Community & News

Community & News

The "Victorian Christmas Tree" in the 1812 Wickham House

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Today, the Christmas tree has become a standard part of celebrating Christmas in America. The tradition continues, often unquestioned, even though the inclusion of the tree has a fascinating history that comes with its own set of benefits and drawbacks.

In colonial times, Americans paid very little attention to the holiday, either because they came from many different religious sects or national origins that celebrated Christmas differently, or not at all. The tree and trimmings is a Germanic tradition, brought to Britain along with the Hanoverian and Saxe-Coburg royal family and promoted by the inexpensive illustrative press, especially trade cards by Louis Prang in the19th centuries. It even became popular in non-German immigrant American homes during the Lincoln administration, as a way to boost moral to Northern victory. Since the tree also symbolized peace, goodwill, and rebirth, families after the Civil War saw it as a way to express idealized national identity.

However , the tree started to assume a place in the market in the 1850s, only intensified by businessmen importing German ornaments in the 1870s. By the 1890s, Americans adopted the tree and the trimmings, linking it to the punch bowl and harvest supper traditions of 12th Night and winter socializing. According to Penne Restad, a senior lecturer at the University of Texas in Austin, December is a “season that Americans, using the language and objects of their culture, recapture ideals and act according to their better selves. In this sense, the nation's Christmas truly brings together the culture's two most disparate yet similarly unbounded projects – to seek wealth and to secure salvation.” Throughout the 20th century, the Christmas tree, real or fake, has become a ubiquitous market object found in many homes all over the U.S. to celebrate this time of year.

Today, the 1812 Wickham House no longer features a Christmas tree because the Christmas tree would not have been a part of the seasonal traditions in early half of the 19th century. The décor changed to simpler greenery, as a way to focus on the dining room interpreted for a holiday feast. When the main museum was renovated in 2014, the Christmas tree typically displayed on the museum's Lower Level would no longer fit in any of the designated areas. Instead of a Christmas tree, the museum decided to feature the 1893 Blind Girl marble statue by Edward V. Valentine in the space on the Lower Level.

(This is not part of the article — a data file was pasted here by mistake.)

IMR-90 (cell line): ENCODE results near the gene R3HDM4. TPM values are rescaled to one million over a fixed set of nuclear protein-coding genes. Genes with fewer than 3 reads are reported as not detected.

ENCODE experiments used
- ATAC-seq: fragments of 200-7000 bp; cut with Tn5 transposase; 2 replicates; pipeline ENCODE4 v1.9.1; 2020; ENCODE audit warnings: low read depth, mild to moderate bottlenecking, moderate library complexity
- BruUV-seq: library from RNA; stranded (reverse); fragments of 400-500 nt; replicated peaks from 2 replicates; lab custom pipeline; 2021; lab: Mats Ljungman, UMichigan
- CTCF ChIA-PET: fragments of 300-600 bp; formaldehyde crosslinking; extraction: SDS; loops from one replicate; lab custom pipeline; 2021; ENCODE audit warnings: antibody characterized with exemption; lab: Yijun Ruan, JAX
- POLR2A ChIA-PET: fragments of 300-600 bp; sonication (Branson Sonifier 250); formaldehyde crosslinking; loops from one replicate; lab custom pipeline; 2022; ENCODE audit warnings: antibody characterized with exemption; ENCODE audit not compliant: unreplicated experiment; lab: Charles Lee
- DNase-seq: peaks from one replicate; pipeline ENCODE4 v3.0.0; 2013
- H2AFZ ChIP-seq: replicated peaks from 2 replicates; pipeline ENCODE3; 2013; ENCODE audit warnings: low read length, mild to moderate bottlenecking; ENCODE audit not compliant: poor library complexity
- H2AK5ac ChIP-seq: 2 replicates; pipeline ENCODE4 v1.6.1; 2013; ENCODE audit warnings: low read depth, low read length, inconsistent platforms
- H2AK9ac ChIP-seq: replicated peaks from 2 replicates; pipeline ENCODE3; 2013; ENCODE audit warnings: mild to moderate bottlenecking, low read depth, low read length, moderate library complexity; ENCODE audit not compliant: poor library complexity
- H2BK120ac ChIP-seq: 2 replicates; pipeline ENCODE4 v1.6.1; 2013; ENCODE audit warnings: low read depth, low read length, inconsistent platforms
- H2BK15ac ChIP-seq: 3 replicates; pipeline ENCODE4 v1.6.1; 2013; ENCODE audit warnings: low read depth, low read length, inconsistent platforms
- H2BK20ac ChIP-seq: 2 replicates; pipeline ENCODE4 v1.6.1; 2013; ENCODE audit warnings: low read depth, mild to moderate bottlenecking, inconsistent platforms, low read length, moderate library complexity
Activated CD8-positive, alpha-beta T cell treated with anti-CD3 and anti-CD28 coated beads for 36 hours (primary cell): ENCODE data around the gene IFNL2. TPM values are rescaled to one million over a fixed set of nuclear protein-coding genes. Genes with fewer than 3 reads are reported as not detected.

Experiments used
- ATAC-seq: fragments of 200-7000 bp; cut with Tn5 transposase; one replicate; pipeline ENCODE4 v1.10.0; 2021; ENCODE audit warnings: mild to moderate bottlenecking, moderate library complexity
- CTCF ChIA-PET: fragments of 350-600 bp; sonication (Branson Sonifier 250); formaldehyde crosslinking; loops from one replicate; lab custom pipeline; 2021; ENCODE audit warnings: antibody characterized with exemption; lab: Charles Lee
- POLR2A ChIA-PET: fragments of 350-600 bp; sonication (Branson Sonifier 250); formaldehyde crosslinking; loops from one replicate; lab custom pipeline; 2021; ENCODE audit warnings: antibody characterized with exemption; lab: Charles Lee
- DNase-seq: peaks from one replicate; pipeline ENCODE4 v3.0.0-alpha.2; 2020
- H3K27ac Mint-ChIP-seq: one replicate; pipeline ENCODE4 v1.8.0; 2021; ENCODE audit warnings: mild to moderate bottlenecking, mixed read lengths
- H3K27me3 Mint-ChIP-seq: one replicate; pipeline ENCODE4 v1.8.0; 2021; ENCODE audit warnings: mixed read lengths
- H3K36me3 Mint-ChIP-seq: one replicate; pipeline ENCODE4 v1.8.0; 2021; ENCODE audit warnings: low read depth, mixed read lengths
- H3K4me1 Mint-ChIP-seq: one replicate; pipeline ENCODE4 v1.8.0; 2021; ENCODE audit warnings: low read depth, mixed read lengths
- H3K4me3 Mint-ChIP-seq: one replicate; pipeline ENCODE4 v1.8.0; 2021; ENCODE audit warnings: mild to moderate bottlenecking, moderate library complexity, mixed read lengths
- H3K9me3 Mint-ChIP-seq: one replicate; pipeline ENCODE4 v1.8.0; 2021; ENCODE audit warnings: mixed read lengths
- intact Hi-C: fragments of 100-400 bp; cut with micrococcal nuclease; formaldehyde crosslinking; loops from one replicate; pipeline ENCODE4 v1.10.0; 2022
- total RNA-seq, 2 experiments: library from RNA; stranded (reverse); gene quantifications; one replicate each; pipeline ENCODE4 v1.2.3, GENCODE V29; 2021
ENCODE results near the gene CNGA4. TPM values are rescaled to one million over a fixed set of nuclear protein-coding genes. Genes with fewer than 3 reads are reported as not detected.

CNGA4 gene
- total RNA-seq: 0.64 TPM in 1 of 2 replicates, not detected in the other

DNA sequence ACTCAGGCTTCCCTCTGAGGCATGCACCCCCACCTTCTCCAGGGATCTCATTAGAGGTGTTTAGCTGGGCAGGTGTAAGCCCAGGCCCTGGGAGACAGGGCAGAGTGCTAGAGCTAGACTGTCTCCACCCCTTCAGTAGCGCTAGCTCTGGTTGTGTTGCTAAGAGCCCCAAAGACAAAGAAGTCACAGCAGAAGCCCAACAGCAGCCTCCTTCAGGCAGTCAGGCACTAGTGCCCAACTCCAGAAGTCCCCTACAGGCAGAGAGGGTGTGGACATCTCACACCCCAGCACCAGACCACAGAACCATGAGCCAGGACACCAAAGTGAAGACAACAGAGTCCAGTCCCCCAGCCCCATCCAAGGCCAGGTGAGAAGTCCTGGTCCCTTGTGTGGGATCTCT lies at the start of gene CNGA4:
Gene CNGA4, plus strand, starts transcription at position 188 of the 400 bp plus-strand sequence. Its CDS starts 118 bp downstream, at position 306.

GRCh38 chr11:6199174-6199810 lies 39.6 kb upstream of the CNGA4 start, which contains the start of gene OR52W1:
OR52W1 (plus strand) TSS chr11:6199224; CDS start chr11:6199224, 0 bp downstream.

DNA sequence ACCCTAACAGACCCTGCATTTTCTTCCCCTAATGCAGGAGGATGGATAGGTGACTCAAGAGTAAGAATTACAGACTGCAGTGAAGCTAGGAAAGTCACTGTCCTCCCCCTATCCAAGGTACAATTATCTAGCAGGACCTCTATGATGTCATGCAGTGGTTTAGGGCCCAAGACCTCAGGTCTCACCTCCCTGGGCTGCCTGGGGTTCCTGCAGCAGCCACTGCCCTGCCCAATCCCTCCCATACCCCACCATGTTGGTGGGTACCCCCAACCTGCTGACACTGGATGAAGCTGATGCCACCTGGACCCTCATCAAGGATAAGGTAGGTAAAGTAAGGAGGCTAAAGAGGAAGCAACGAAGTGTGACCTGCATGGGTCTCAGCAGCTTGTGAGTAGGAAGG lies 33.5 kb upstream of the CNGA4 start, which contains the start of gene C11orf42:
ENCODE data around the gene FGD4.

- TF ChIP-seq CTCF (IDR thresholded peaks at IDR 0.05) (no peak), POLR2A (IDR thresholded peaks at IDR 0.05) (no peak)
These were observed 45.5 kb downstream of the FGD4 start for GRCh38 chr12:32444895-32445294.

Below, photographs from the archival collection demonstrate the grand trees between 1961-1971, a period when the Wickham House annually displayed a Victorian Christmas tree.
 

 V.62.109.01
Choir members, to include Mr. and Ms. Mann S. Valentine, sing beside the decorated Christmas tree.
December 11, 1961
Mann Satterwhite 
Richmond Times Dispatch Collection
V.62.109.01

 

V.63.30.95
Children gather around the Valentine’s "Old Fashioned Christmas Tree"  in the Wickham House.
December 2, 1963
Carl Lynn
Richmond Times-Dispatch Collection


L.68.03a
Members of the Westhampton Junior Woman's Club decorate the Valentine's Christmas tree.
December 1, 1967
James Netherwood
Richmond Times-Dispatch Collection
L.68.03a

 

P.70.16.70
H.H. McVey and his daughter admire the elaborately decorated tree at the Valentine.
December 1, 1968
P.A. Gormus, Jr.
Richmond Times-Dispatch Collection
P.70.16.70


P.70.45.02
The Valentine’s staff decorates the large Christmas tree in preparation for the annual holiday program.
December 4, 1970
P.A. Gormus, Jr.
Richmond Times-Dispatch Collection
P.70.45.02

 

P.74.06.05
Two girls help decorate the 1870s style Christmas tree in the 1812 Wickham House.
December 1, 1971
Masaaki Okada
Richmond Times-Dispatch Collection
P.74.06.05

Stephanie Trujillo
PR & Marketing Intern
The Valentine